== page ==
For some years now I have been interested in how artistic form responds to the complex realities we’re living in – how can it outwit them, and expose them with critical distance. Naturally, this was a lens through which I watched the dance programming of Kunstenfestivaldesarts in Brussels. I was following how artists intervene in the form, how they twist and turn it, how they challenge assumptions and stereotypes, how they continue traditions with both respect and subversion.
Often a formal approach includes a recontextualisation and reconsideration of styles and techniques from different times and places, their appropriation or emancipation, the reclaiming of practices and identities in a rich and often confusing mix of cultures and influences that the city of Brussels so well represents. During the intensive days of the festival, I found myself asking the same question repeatedly: what makes a work of live art contemporary?
Here I focus on three major works from the festival, exploring how their approach to form responds to current pressing global issues, political, social and ecological.
Mal – Embriaguez Divina Marlene Monteiro Freitas
In Mal (literally ‘evil’), Marlene Monteiro Freitas creates a philosophical movement fable that addresses the structures of power and how humans are shaped by them. The soldier, the judge, and the king – the figures where state power concentrates – keep reappearing in different parts of the performance. Employing the vocabulary of dance, visual and object theatre, and rehearsed to perfection, with strong contributions from dancers, and little space to leave the carnivalesque form, the world Mal creates is a dark (and fun) wonderland. It unfolds as a nightmare which cannot be interrupted.
The work may be physically tiring but the characters on stage aren’t really fleshy. They function like categories, like the cards from Alice in Wonderland, like chessboard figures, like dolls and puppets, and the grimaces on their faces often resemble masks. Carnival literally means ‘goodbye to meat’ (it was a moment before fasting), and it was a ‘time outside of time’, a medieval dream-like festivity where social norms were temporarily suspended, and the prince and pauper could switch places. Through the political forms of the march, the manifestation and the testimony, Mal explores how reality can turn into a grotesque nightmare, a whirlpool of rearranging power dynamics and positions.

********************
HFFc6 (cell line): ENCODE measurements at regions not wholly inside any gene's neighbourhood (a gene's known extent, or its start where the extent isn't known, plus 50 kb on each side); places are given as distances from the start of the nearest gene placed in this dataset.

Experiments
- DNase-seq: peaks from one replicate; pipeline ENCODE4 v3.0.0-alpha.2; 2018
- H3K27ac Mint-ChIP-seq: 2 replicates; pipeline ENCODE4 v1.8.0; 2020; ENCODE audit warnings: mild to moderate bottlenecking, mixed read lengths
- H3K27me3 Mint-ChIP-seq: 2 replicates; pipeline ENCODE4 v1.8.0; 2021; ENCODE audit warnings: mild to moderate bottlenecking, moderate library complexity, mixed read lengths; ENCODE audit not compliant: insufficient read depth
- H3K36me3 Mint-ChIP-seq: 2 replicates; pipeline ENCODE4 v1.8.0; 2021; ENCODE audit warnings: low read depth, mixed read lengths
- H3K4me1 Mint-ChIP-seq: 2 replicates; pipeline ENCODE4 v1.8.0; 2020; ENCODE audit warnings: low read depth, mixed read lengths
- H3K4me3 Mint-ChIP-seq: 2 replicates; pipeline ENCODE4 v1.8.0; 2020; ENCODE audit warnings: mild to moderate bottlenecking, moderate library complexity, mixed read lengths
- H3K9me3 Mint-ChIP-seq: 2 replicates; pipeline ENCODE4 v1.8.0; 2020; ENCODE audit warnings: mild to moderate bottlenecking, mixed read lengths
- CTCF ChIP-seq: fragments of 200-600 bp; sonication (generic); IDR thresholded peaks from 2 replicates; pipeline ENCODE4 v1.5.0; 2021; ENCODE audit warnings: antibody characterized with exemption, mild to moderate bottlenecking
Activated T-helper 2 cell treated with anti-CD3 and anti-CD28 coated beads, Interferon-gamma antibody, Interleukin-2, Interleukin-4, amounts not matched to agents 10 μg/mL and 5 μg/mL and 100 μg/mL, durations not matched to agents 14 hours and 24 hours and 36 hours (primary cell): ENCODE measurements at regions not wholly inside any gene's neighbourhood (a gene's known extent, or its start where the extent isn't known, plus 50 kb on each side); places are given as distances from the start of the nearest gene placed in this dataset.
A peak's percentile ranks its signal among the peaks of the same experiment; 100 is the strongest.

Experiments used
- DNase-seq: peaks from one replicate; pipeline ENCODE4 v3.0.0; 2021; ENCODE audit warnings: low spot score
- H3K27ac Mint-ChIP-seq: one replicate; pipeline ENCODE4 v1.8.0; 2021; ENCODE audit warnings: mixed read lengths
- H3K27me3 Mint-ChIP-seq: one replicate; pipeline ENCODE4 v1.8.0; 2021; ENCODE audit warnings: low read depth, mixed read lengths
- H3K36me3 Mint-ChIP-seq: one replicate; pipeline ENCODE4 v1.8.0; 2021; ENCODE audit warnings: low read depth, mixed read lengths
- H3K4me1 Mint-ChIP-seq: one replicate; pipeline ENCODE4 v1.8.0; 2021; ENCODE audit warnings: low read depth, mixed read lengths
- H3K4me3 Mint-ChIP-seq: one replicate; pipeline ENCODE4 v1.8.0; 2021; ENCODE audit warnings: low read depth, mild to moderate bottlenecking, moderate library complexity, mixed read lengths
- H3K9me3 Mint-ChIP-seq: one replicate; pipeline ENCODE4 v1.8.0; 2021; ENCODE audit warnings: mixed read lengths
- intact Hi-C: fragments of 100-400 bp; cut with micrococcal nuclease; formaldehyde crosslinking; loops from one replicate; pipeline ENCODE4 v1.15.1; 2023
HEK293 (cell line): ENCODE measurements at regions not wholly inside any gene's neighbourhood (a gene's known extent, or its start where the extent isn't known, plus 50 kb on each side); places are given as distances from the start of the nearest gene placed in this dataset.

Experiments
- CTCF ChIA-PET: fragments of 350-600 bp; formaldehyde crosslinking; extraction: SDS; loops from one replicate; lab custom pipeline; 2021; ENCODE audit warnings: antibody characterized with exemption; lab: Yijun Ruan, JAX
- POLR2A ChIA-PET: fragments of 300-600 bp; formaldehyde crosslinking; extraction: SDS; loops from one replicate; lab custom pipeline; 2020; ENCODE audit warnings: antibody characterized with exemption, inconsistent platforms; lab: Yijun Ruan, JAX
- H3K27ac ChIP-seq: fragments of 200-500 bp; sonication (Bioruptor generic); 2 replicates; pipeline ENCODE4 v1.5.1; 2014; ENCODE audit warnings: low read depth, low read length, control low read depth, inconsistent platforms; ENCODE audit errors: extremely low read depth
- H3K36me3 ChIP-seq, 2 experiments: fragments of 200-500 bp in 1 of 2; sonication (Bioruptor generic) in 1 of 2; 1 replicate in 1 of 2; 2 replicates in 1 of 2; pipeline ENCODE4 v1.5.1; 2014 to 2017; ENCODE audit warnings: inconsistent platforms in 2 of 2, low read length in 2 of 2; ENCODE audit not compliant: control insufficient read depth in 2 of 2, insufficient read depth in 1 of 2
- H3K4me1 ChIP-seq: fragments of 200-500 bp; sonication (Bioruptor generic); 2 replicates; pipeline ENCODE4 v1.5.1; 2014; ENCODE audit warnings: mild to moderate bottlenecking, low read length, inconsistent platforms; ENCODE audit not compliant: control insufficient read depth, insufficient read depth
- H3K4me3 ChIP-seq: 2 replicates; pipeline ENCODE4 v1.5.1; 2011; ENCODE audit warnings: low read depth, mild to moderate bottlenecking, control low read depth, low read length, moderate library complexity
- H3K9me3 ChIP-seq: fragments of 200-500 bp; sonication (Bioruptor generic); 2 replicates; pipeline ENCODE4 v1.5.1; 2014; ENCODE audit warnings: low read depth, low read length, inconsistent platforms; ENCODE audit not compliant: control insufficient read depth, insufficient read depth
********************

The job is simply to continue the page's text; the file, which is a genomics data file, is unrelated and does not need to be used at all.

Following its premiere at Théâtre Varia, a social media post compared the piece to The Green Table by Kurt Jooss – a work similarly mixing its contemporary political reality (the inter-war period) with the medieval imagery of danse macabre. Mal is long and overwhelming, insisting on its aesthetic decisions, and in a way it looks like it wants to be a totalising work that captures l’esprit de l’époque. However, I wonder: do universalising narratives work today in a time of fragmented social and political realities? Though it’s true we are all under the power of conservative politics and global capital, their effects in different contexts differ widely.
Yet the political turbulences reverberating throughout the globe, driven by the irrational impulses of power struggle, are captured brilliantly in a sequence where the nine performers are sitting amphitheatrically on desks three by three, making paper cities rise and fall in a frenetic trance. The sequence resonates strongly, as our geopolitical architecture is simultaneously unravelling.